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Old 05-09-2005, 06:09 PM   #1
sleepisforwimps
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Specialised technicians distro?


At the risk of this sounding like another "What's the best distro" thread, I have a very specific function in mind. What I would like to know is if there is any distro specifically designed with PC technicians in mind, i.e. a minimalistic distro with no X-server or office apps but that includes the usual low-level tools like fdisk, badblocks, gpart, basic networking apps, etc. that can be booted from one or two floppies. The reason I ask is that I've often been asked to fix computers running Windows that have crashed spectacularly and can only be gotten alive again by booting up Linux from a CD, running fdisk, etc. to find out what is going on and then maybe Windows will be happy again. However the CD I usually use is an installation disk for one of the larger distros which I use the option to boot the rescue system from. This seems rather overkill and I don't always have all the tools I need. Is there a distro specifically designed for such things?
 
Old 05-09-2005, 06:25 PM   #2
trickykid
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If your not looking for the full featured live cd distro like knoppix.. check out BBC linux.. works sort of the same way but slimmer and more of a live cd distro for fixing a machine instead of using it as a regular OS.
 
Old 05-09-2005, 06:29 PM   #3
eNightmare
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are you looking exclusively for liveCD's?
 
Old 05-09-2005, 07:08 PM   #4
sleepisforwimps
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trickykid wrote:

Quote:
If your not looking for the full featured live cd distro like knoppix.. check out BBC linux.. works sort of the same way but slimmer and more of a live cd distro for fixing a machine instead of using it as a regular OS.
Sound good but what's the home page? I gave up after the fifth page of a Google Search (though I now know a lot about the LNX-BBC - Linux Bootable Business Card.

Mind you, I did find this which looks interesting!

BTW trickykid, your sticky entitled "How to pick a distribution for youself ?" needs updating, the first two or three links I clicked on were broken.

eNightmare wrote:

Quote:
are you looking exclusively for liveCD's?
Negative. All I need really is a minimal system that allows me to get into an otherwise un-cooperative Windows machine so that I can play around with the hard drive, etc. and work out if there is a hardware error or if it really is Windows' fault after all. A live CD is OK but boot floppy would also be good or, if we want to get serious about it, how about remotely booting a computer from a diagnostic laptop and testing the desktop hardware from that. Get the idea?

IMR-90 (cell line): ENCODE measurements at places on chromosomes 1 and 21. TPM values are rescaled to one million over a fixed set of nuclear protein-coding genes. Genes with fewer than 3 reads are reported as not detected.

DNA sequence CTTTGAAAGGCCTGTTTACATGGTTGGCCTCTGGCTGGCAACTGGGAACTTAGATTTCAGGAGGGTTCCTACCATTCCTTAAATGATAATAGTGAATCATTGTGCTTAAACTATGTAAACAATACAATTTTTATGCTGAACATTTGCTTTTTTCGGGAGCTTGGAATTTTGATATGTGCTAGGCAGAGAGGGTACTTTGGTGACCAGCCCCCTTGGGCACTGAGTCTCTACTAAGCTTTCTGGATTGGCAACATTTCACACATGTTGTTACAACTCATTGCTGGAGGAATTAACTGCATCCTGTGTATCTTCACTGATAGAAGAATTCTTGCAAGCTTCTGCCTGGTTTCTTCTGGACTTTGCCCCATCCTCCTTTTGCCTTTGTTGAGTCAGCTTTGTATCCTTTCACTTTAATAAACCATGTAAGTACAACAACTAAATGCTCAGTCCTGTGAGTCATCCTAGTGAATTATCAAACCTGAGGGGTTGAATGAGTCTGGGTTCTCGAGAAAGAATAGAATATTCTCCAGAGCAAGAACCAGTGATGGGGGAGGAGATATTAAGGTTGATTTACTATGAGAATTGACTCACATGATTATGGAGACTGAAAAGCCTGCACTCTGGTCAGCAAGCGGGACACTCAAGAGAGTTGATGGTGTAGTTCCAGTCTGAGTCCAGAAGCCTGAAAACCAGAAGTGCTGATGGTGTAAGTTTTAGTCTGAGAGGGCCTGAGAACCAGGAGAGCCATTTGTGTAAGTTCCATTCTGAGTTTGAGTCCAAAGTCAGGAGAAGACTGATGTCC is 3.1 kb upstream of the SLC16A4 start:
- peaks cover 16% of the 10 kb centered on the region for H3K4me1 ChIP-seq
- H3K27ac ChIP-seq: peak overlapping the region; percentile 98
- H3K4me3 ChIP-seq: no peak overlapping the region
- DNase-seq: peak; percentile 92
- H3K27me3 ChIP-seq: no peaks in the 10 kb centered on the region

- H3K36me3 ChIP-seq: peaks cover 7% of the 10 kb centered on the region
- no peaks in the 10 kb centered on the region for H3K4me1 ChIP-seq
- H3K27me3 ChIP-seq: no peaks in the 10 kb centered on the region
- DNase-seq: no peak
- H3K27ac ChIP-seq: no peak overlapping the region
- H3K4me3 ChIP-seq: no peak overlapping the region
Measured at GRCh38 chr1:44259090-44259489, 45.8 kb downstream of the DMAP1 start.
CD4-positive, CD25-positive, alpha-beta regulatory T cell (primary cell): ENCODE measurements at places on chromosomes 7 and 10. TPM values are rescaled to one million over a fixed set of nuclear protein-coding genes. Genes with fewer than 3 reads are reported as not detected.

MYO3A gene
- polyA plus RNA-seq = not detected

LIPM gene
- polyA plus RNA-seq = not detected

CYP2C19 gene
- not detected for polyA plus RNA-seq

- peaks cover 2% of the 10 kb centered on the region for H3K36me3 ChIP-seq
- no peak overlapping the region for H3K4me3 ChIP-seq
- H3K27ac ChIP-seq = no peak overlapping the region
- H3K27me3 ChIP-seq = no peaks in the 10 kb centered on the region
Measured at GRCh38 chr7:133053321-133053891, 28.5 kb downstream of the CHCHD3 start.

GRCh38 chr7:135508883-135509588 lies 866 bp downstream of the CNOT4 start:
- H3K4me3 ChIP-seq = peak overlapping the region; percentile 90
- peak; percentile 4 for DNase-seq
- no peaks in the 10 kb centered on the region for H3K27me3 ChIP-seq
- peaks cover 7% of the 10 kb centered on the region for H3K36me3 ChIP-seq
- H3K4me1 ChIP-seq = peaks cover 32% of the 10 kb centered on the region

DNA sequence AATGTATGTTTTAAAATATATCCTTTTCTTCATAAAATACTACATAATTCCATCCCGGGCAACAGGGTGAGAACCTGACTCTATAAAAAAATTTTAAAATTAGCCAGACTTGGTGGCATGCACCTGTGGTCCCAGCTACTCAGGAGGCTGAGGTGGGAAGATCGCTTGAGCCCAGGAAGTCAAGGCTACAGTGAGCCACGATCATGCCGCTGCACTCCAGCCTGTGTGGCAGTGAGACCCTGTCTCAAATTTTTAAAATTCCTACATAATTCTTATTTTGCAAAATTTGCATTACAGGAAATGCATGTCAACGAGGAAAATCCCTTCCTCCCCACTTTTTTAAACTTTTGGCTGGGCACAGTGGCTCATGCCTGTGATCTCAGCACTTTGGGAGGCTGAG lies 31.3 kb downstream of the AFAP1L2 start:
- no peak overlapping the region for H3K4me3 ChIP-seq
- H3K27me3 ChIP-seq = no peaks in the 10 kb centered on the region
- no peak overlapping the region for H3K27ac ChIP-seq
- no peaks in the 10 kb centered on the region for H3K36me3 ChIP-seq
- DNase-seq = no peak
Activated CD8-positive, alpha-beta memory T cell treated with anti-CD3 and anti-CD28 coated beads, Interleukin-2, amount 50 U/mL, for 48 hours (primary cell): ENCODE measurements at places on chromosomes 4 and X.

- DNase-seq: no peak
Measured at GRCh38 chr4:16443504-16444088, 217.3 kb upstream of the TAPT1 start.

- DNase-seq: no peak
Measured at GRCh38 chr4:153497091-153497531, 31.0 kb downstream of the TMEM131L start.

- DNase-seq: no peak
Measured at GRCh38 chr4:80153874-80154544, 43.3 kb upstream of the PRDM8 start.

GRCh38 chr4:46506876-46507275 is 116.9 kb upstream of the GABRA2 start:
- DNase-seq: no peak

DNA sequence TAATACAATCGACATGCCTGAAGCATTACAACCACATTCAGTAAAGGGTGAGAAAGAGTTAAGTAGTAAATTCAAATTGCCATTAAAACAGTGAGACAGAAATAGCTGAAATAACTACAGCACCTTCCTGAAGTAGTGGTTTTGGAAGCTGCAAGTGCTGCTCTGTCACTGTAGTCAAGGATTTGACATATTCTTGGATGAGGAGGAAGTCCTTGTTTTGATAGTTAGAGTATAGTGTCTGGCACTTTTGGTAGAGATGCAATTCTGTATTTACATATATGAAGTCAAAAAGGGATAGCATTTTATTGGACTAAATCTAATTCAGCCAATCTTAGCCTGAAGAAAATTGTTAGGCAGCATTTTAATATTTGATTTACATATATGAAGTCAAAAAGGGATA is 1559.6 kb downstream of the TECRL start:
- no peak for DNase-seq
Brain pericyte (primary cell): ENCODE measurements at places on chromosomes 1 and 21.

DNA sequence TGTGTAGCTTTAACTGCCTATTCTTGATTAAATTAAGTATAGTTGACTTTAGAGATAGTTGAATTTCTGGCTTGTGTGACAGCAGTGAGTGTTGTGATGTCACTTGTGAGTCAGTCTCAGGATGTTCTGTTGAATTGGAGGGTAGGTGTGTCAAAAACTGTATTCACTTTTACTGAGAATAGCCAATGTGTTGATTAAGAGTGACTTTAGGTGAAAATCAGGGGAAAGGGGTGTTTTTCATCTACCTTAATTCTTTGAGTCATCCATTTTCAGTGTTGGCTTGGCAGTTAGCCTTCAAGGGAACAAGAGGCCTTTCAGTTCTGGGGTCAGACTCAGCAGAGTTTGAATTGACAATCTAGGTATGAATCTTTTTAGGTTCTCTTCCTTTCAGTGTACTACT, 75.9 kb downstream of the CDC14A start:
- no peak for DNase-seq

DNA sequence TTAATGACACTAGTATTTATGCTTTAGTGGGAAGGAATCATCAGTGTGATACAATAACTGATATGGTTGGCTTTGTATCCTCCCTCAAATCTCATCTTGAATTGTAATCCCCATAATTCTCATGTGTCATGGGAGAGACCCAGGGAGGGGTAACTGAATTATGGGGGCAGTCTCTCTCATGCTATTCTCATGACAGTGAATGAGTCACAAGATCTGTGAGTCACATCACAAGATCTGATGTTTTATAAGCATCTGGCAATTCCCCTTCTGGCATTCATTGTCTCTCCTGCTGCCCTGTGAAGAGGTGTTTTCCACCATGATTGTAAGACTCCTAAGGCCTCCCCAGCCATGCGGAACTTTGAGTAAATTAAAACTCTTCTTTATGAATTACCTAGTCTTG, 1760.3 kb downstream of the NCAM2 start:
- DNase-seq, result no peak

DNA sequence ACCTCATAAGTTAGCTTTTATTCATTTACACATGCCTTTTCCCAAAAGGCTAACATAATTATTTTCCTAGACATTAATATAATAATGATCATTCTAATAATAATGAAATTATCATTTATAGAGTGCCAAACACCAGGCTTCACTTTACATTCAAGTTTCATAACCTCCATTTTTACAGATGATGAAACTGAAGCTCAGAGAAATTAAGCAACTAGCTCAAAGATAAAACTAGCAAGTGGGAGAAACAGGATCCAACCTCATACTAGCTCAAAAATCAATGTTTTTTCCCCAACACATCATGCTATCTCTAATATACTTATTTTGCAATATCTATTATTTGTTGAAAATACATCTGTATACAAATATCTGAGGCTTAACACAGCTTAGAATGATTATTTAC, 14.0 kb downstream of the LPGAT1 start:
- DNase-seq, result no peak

Old 05-11-2005, 01:13 AM   #5
J.W.
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Perhaps Knoppix-STD may be of interest, although it is primarily designed for security work. I don't use this myself and don't know that much about it, but the utilities it comes with may be helpful. -- J.W.
 
Old 05-11-2005, 02:56 AM   #6
xukosky
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I need to say against Knoppix-STD (because I needed that once) that it does not come with some important apps for recovering a system like gpart which are included in Knoppix, so standard Knoppix is better for me.

I don't know about BBC but I will give it a try.

http://www.lnx-bbc.org/

If you are looking also for a floppy-based distro look here:

http://distrowatch.com/dwres.php?resource=links#floppy

Last edited by xukosky; 05-11-2005 at 02:59 AM.
 
Old 05-11-2005, 03:31 AM   #7
theYinYeti
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This list might also interest you:
http://old.lwn.net/Distributions/

Yves
 
Old 05-11-2005, 06:54 AM   #8
slackist
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Have you considered "Tom's floppy which has a root filesystem and is also bootable" at :

http://www.toms.net/rb/

It's pretty mind-boggling how much stuff he manages to squeeze onto 1 floppy, I used it before on an ancient laptop which had a dead HD and couldn't boot from CD and it was pretty cool
 
Old 05-11-2005, 10:21 AM   #9
Glas
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Coming from another PC Tech I would download and try Ultimateboot CD. You can find it at www.ultimatebootcd.com and it is free. The disk itself has loads of tools for almost anything that you can think of. For your uses I would go ahead and download the Full version which will give you qtparted as well as the ability to mount NTFS drives with captive. I use this disk almost exclusively unless I have a problem on one of the servers here at work which calls for specific proprietary apps.
 
Old 05-11-2005, 12:04 PM   #10
sleepisforwimps
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Thanks for the links guys, looks like I've got some research to do!
 
Old 05-11-2005, 12:51 PM   #11
craigevil
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Here is a good link:
Linux-Forensics.com
http://www.linux-forensics.com/links.html
 
Old 05-11-2005, 01:05 PM   #12
sleepisforwimps
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Quote:
Here is a good link:
Linux-Forensics.com
http://www.linux-forensics.com/links.html

Bingo! Ta!


Hey, I just became a member!! Cool!!

Last edited by sleepisforwimps; 05-11-2005 at 01:08 PM.
 
Old 05-11-2005, 05:31 PM   #13
eNightmare
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I would suggest Arch then. It doesn't install anything that you don't want. You can even choose not to install certain base packages.
 
  


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